Primal Scream is something of an ever-changing format. The iconic Scottish rock project, masterminded by Bobby Gillespie, has seen many members come and go since its formation in 1982. Mani, Jim Beattie, Barrie Cadogan and Toby Toman are just a handful of the well-respected musicians who have graced the studio and stage with Primal Scream and then departed for various reasons.
Another semi-permanent member that Primal Scream once boasted was Kevin Shields, the artistic driving force behind shoegaze legends, My Bloody Valentine. A master at the guitar and in the studio, Shields’ pedigree needs no real introduction.
In the late 1990s, Primal Scream found themselves having something of a rebirth which was aided by the introduction of Mani and the release of the fifth album Vanishing Point. Then, in February 1998, the band released the If They Move, Kill ‘Em EP, their first effort to feature Shields, which also saw him remix the title track.
Seemingly galvanised by the injection of creative energy that Shields brought, later in 1998, he joined them on tour and was a huge influence on the stylistic direction they would embark on for the next few years, seeing them into the new millennium.
The band hit their stride recording their follow up to Vanishing Point, which would become the 2000 record XTRMNTR. Mostly free of drugs, and with a stable lineup, the band now had a strong footing to follow a visceral musical direction. Some of the tracks on XTRMNTR rank amongst the most unrelenting in the entirety of the band’s back catalogue and a lot of this was undoubtedly due to Shields’ involvement.
By this point, Shields had become a semi-permanent member, appearing on tracks and assisting in production duties — and he wasn’t the only legend to prop up the band’s music, either. Notably, the record features some other stellar guests, including The Chemical Brothers and Bernard Sumner.
Another memorable facet of XTRMNTR is the heavily politicised lyrics, Gillespie later stating that the band were attempting to demonstrate “what it’s like to be in Britain in this day and age”. Gillespie and the band’s thoughts were made loud and clear, and the line from the bridge of debut single ‘Swastika Eyes’ is one that particularly sticks out in the memory. It reads: “I see your autosuggestion psychology / Elimination policy / A military-industrial / Illusion of democracy”. Gillespie also claimed that ‘Swastika Eyes’ was written with “American international terrorism” in mind, a theme that would become all the more pertinent and controversial over the next couple of years.
The in-your-face nature of the album was well-received by critics and fans alike, and it seemed that Primal Scream were here to stay, writing the perceived wrongs that nearly ended the band after 1994’s Give Out But Don’t Give Up. After XTRMNTR, the band then released Evil Heat in 2002. Hailed as the middle ground musically and thematically between 1991’s Screamadelica and XTRMNTR, it is one of the best-beloved entries in their discography. The album featured Robert Plant, Kate Moss, Jim Reid, and Shields again, who provided guitar textures for the track ‘City’.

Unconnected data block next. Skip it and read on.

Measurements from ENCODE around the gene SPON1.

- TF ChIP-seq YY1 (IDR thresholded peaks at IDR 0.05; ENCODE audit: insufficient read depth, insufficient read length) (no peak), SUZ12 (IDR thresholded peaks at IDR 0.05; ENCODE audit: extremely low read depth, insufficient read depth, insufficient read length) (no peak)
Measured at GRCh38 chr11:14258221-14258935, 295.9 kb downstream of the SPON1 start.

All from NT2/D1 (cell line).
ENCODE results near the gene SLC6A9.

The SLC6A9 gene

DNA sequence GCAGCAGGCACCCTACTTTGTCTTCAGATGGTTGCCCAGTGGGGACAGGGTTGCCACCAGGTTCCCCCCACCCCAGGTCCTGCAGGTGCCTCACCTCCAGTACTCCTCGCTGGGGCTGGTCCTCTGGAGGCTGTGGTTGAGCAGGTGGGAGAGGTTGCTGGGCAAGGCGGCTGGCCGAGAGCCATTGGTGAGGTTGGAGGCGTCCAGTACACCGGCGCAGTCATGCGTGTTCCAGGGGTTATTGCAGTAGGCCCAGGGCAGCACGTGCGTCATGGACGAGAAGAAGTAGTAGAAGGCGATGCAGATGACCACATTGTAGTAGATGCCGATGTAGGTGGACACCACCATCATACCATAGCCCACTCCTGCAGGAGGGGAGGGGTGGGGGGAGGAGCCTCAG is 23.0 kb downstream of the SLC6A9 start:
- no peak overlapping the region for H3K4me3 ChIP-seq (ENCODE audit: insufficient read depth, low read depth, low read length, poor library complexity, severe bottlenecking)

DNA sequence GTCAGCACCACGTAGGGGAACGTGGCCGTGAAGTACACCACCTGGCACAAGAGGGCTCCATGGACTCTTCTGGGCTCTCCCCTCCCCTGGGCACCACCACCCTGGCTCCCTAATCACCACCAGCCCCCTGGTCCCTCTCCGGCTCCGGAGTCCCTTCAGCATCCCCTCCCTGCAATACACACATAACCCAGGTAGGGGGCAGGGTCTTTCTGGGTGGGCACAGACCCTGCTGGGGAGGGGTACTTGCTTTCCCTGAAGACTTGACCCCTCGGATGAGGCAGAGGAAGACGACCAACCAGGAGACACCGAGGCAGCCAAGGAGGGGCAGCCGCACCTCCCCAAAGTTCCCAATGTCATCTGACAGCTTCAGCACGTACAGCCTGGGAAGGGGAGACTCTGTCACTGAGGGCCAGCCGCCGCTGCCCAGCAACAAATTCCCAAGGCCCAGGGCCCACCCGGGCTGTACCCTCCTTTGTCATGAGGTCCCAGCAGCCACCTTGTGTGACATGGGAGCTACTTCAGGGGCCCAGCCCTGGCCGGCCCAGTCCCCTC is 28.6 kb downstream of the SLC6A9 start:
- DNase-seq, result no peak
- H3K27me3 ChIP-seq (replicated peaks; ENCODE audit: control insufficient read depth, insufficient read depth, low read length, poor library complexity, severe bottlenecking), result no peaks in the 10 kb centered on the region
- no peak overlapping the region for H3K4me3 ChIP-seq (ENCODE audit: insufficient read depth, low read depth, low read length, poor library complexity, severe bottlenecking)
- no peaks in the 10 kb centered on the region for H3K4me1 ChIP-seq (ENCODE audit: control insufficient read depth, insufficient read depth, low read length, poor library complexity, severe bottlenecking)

Hitting their stride, in 2005, Primal Scream played a brilliant but controversial set at Glastonbury. Gillespie was alleged to have made gestures to the crowd using Nazi salutes during ‘Swastika Eyes’ and was abusive in a fairly innocuous, Iggy Pop style. The band were forced off after running over their set time, and Gillespie had already drawn the ire of the festival organisers after altering the ‘Make Poverty History’ poster to ‘Make Israel History’, which he said was in support of the Palestinian cause.
Although Gillespie and the band were on fire during the set, Shields’ inclusion is brilliant. Donning a bright red Mosrite, he augments the band’s sound with his textures and hard, punk-influenced playing, and it makes us wish that he’d have become a permanent member instead of always having one foot out the door.
Shields would depart in 2006, and the band chose Killing Joke founding member Youth as the producer for their next outing, Riot City Blues. Speculation arose about the band having a possible fallout with Shields, aided by the band claiming that they themselves were unsure of the situation. It was soon put to bed though, as Shields joined them on the tour for the album.
Thankfully, it wasn’t the last time Shields and Primal Scream would collaborate. The shoegazing wizard appeared on the lead single for 2013’s More Light, the inventively named ‘2013’. Politically driven and featuring some classic textures from Shields, it’s a shame that they haven’t worked together since.
Primal Scream is an ever-evolving format, and Kevin Shields is a hard man to pin down, so there’s no real surprise that the fruitful relationship between the two wound down. However, this isn’t to say this is definitive. Who knows what the future has in store? Maybe one day, Shields, Gillespie and Co. will reunite and provide us with some more sonic treats.
Watch the chaotic Primal Scream 2005 Glastonbury performance below.